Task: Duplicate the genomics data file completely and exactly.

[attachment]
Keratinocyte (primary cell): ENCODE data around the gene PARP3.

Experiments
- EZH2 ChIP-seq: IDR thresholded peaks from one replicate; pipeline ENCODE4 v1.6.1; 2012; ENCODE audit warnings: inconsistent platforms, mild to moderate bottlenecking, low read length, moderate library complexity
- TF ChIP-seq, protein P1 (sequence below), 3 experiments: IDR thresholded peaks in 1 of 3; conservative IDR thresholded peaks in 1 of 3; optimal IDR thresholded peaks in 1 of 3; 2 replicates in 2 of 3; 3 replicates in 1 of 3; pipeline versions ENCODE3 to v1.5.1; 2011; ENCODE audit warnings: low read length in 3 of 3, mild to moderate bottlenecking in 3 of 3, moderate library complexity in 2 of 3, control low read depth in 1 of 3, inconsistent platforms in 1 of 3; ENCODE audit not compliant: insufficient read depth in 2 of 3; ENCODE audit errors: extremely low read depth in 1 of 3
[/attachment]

Keratinocyte (primary cell): ENCODE data around the gene PARP3.

Experiments
- EZH2 ChIP-seq: IDR thresholded peaks from one replicate; pipeline ENCODE4 v1.6.1; 2012; ENCODE audit warnings: inconsistent platforms, mild to moderate bottlenecking, low read length, moderate library complexity
- TF ChIP-seq, protein P1 (sequence below), 3 experiments: IDR thresholded peaks in 1 of 3; conservative IDR thresholded peaks in 1 of 3; optimal IDR thresholded peaks in 1 of 3; 2 replicates in 2 of 3; 3 replicates in 1 of 3; pipeline versions ENCODE3 to v1.5.1; 2011; ENCODE audit warnings: low read length in 3 of 3, mild to moderate bottlenecking in 3 of 3, moderate library complexity in 2 of 3, control low read depth in 1 of 3, inconsistent platforms in 1 of 3; ENCODE audit not compliant: insufficient read depth in 2 of 3; ENCODE audit errors: extremely low read depth in 1 of 3